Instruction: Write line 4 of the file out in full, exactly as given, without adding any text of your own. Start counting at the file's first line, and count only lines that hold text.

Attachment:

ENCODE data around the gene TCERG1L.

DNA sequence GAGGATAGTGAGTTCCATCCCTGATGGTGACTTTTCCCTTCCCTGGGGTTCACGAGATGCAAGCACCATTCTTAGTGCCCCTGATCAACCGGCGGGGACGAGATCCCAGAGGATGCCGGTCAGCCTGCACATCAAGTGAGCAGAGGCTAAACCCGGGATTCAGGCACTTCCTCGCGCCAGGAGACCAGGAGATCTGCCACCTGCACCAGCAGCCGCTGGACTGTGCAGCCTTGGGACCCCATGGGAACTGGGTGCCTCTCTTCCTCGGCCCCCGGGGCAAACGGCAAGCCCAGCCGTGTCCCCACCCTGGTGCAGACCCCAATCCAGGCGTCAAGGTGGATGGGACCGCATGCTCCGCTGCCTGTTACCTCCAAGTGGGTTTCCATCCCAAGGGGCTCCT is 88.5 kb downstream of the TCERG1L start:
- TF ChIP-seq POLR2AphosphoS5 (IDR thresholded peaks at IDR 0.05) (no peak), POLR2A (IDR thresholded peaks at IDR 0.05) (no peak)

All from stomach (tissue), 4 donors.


All from stomach (tissue), 4 donors.